Only occasional glimpses of the life of the Mission under the Rev. Mr. Merrill are afforded us by the Hawaiian Church Chronicle; yet all that is given indicates that the work was continued along much the same line as it had been previously, during the all too few years he was privileged to serve, and that there was a steady advance in the growth of the Church because of his ministrations. One such glimpse affords us another example of the type of men the Mission was producing. [26/27] "Alfred Y. Lee, one of the members of the first class in Baptism and Confirmation after the organization of the Mission. He has ever since been one of the staunchest supporters, is Treasurer, Vestryman, and whatever else may be desired of him in the line of efficient assistance to the Priest-in-charge of the congregation. His faithfulness and uprightness of character have advanced him in business until he is now employed in a responsible position in the First National Bank of Hawaii."
Another glimpse of what was taking place during the Rev. Mr. Merrill's years at the Mission comes from the January, 1916, issue of the Hawaiian Church Chronicle which tells of the account of a fair held by the Woman's Guild and Auxiliary, the proceeds from which was to be used to provide scholarships for Chinese boys and the support of a Biblewoman in China. The issue for the month following gave the news that a portion of the unoccupied Mission property was being developed as a children's playground and that the Rev. Mr. Merrill was planting it with grass getting it ready for a sand-box, swings, and similar apparatus which he was trusting that friends of the Mission would provide.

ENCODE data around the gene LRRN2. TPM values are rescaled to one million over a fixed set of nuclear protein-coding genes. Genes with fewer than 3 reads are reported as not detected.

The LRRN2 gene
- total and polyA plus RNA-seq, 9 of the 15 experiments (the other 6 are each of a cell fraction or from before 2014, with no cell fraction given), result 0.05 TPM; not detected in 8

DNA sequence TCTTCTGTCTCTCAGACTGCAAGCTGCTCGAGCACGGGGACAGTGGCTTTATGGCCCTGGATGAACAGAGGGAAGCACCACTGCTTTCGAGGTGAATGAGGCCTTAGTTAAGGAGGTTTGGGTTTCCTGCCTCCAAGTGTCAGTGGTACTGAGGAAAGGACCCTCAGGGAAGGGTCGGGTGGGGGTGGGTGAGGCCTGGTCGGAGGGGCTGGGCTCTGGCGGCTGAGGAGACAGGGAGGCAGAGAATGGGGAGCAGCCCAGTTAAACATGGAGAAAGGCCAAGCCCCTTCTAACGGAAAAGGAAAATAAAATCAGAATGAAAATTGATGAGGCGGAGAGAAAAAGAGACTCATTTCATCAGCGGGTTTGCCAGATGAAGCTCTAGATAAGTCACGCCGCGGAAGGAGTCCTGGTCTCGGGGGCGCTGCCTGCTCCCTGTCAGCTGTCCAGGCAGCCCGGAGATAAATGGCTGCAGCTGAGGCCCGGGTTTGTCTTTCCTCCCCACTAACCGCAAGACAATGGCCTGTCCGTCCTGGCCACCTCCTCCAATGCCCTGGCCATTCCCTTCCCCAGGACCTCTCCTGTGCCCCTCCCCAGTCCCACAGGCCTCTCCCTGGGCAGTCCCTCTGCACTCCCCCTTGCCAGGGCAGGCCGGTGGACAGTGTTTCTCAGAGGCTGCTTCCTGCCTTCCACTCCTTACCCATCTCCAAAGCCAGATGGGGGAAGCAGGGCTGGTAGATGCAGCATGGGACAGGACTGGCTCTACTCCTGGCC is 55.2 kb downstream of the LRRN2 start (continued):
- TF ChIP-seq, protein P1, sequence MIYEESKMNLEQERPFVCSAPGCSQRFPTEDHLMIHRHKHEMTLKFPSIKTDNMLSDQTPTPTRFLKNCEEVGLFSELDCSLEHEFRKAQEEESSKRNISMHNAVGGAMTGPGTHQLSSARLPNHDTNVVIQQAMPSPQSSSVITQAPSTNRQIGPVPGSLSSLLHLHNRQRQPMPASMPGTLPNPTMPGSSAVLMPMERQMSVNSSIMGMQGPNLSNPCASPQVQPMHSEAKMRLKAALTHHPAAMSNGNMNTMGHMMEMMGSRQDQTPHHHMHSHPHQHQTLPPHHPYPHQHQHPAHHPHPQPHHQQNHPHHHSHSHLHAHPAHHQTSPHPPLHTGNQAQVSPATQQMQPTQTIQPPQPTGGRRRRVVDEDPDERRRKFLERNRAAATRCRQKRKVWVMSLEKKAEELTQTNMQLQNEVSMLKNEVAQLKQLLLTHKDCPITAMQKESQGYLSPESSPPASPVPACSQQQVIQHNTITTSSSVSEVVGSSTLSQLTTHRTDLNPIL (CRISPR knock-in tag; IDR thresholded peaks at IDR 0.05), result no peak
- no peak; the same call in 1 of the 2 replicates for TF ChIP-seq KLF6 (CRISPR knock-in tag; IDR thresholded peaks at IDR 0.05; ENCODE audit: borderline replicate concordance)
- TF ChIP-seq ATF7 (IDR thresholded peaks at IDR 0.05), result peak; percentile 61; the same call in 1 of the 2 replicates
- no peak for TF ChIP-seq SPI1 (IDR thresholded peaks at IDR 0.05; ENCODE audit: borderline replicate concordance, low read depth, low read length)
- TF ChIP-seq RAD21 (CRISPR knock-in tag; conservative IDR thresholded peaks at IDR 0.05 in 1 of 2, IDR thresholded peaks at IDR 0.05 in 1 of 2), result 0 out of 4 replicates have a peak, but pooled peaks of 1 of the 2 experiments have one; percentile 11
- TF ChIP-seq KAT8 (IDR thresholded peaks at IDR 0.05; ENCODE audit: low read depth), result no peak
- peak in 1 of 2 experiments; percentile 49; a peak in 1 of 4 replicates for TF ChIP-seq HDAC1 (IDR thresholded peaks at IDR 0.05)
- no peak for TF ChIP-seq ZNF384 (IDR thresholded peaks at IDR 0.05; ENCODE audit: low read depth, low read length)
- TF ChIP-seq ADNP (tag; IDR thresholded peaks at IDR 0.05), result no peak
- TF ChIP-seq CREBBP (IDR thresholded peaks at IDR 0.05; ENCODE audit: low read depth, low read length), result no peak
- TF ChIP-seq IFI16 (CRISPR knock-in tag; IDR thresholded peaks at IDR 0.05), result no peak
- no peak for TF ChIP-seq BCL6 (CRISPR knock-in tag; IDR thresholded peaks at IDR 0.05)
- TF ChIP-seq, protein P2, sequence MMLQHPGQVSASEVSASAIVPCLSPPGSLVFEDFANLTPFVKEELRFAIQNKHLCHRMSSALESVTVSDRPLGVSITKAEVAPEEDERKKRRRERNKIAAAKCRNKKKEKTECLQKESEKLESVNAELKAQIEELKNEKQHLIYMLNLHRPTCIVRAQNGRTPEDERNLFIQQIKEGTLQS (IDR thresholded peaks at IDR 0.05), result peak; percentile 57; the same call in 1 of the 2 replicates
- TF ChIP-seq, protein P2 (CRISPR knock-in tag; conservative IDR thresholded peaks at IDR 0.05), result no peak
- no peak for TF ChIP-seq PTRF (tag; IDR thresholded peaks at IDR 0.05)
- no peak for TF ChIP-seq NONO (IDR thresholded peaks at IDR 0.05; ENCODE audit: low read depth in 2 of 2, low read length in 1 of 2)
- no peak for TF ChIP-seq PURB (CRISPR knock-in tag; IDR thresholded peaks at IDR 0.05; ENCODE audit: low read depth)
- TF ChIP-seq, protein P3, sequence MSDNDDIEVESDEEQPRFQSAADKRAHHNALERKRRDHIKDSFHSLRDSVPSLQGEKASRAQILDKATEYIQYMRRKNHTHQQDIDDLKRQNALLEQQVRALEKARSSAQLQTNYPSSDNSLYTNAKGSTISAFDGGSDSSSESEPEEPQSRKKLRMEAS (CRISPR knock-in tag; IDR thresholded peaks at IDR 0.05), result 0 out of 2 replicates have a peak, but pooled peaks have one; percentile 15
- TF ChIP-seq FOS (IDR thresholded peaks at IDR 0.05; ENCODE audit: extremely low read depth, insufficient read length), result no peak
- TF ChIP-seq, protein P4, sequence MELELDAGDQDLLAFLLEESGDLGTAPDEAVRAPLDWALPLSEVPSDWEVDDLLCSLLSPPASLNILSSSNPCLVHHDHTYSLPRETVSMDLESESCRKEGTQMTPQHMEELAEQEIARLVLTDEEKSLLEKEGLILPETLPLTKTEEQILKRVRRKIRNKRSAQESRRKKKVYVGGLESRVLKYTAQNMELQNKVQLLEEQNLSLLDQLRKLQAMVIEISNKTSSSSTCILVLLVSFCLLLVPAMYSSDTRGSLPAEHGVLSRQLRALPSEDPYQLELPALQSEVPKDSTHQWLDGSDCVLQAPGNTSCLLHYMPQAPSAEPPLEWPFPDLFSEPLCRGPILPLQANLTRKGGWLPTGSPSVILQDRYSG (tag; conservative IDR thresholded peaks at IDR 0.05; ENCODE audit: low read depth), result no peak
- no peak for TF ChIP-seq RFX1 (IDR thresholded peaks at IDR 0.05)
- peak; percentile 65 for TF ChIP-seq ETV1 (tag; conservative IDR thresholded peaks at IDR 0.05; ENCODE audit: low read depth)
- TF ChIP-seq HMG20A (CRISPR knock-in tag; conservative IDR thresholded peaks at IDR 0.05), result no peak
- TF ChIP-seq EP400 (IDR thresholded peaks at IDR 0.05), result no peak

St. Elizabeth's Mission was considered by Bishop Restarick as one of the "show places" whenever there were Church people visiting in the Islands. On one occasion when he was showing a Mr. John E. Hanifen of Philadelphia the work there, the result turned out to be that the Mission became the proud possessor of a fine United States flag and a fifty-foot pole with a gilded ball at the top, from which it was to fly. The gentleman had been listening to the children in some exercises of a patriotic nature; and as he looked around the grounds, he noted the absence of a flag. Through his efforts, the pole was furnished by a local firm; and he had sent upon his return home a 8x12 foot flag made to order by a Philadelphia firm, it arriving at the Mission in time for special exercises on Flag Day, June 14, 1917.